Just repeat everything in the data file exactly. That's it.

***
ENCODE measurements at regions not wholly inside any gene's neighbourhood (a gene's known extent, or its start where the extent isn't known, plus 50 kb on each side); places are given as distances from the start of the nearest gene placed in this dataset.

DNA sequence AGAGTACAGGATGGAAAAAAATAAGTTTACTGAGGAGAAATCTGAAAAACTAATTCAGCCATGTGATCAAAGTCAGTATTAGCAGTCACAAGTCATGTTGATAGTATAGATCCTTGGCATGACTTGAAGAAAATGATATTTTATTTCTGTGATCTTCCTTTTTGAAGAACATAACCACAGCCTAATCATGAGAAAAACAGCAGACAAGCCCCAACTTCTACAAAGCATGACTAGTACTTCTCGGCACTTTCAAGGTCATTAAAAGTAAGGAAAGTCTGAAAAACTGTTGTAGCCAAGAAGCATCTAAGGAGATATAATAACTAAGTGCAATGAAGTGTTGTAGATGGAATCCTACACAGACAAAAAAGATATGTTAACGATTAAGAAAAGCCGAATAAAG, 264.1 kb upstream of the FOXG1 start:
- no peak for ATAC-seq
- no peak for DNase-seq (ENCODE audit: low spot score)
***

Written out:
ENCODE measurements at regions not wholly inside any gene's neighbourhood (a gene's known extent, or its start where the extent isn't known, plus 50 kb on each side); places are given as distances from the start of the nearest gene placed in this dataset.

DNA sequence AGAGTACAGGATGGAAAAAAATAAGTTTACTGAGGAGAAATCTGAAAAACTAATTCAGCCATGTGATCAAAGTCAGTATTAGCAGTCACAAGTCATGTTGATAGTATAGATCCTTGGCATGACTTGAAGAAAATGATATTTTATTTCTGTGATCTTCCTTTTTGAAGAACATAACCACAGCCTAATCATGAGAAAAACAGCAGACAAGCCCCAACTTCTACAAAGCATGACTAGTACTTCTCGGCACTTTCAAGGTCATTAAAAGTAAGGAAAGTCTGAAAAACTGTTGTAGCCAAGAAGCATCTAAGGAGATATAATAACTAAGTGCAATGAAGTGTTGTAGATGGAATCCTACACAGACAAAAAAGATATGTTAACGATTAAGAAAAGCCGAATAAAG, 264.1 kb upstream of the FOXG1 start:
- no peak for ATAC-seq
- no peak for DNase-seq (ENCODE audit: low spot score)